Antarctic ice shelf sings as winds whip across its surface

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The resulting data showed something unusual: the "fur coat" snow layer that protects the ice from heat was constantly "singing", or vibrating.

"We discovered that the shelf almost continuously sings at frequencies of five or more cycles per second, excited by local and regional winds blowing across its snow dune‐like topography,"the authors explain in a press release".

A haunting sound captured by researchers could help monitor changes to Antarctica's Ross Ice Shelf from afar.

The snow provides a barrier between the air and the ice, which insulates it from warming temperatures, comparing it to a fur coat.

The "hum" is actually far too low to be detected by the human ear, but when sped up by 1200 times the distinctive - and creepy - noise can clearly be heard. But when they later analyzed the data, they found the shelf was humming, and the pitch changed depending on how winds were whipping across the snow dunes on the ice's surface, Earther reports. Scientists say the sounds could alert them to the shelf's condition under climate change, like a kind of warning sound for the planet.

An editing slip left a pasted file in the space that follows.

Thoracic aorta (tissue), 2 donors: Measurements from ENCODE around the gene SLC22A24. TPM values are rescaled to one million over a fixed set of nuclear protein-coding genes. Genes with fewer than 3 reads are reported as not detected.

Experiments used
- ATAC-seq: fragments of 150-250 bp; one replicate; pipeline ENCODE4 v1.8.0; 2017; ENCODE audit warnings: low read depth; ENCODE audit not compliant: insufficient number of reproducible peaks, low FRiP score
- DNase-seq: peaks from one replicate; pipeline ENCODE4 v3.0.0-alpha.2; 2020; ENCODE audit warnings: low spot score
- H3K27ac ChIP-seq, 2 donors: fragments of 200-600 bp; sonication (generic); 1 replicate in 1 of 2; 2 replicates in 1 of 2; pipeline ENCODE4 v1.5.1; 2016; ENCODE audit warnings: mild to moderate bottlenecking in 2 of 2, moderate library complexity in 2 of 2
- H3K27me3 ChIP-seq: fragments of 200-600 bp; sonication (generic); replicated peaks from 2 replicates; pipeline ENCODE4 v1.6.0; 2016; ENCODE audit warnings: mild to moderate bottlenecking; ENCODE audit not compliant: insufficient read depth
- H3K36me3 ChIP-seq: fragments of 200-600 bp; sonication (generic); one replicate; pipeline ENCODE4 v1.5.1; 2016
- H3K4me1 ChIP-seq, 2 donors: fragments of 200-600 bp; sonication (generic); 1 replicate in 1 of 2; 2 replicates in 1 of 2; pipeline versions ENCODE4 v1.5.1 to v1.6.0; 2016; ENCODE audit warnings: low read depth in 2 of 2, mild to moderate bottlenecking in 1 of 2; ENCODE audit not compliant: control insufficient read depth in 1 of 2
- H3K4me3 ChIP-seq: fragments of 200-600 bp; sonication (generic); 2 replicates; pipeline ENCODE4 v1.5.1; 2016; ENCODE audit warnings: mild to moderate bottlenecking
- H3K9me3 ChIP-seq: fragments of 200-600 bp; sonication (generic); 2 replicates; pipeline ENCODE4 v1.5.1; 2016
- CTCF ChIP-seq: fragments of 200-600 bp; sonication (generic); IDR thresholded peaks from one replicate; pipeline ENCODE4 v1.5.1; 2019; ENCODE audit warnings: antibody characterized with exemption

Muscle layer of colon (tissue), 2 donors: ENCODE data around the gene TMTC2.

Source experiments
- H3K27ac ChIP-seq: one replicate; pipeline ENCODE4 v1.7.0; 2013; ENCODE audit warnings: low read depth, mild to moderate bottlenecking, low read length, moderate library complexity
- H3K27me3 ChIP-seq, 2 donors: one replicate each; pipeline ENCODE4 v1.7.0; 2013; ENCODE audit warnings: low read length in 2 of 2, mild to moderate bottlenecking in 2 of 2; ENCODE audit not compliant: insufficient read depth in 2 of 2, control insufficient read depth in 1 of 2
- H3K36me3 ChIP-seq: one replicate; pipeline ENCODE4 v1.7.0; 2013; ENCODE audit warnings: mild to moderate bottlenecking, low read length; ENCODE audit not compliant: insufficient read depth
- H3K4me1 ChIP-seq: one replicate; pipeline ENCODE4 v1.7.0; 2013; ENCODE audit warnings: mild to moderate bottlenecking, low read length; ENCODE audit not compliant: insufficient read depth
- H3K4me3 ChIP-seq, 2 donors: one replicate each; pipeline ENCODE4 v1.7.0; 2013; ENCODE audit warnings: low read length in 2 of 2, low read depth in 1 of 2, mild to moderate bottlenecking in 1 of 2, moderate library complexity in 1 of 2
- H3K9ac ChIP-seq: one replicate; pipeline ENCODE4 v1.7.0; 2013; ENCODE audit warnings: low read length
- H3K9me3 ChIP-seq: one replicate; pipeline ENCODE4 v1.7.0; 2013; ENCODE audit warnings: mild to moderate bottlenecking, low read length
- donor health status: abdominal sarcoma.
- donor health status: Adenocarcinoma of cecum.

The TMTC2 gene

"Basically, what we have on our hands is a tool to monitor the environment... and its impact on the ice shelf", he added.

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The Ross Ice Shelf is Antarctica's largest ice shelf, a Texas-sized plate of glacial ice fed from the icy continent's interior that floats atop the Southern Ocean, said researchers at Colorado State University in the US.

Relatively warmer waters eating away at ice shelves. This means it is more important than ever that we keep a vigilant eye on any major changes in ice shelves.

"Losing an ice shelf is something of a catastrophe", he said, because it stabilizes nearby ice sheets that "are the true heavy hitters in sea level rise".

"That's essentially the two forcing effects we can observe".

Mr Chaput and his team were using seismic sensors to learn more about the structure and movements of the Ross Ice Shelf.

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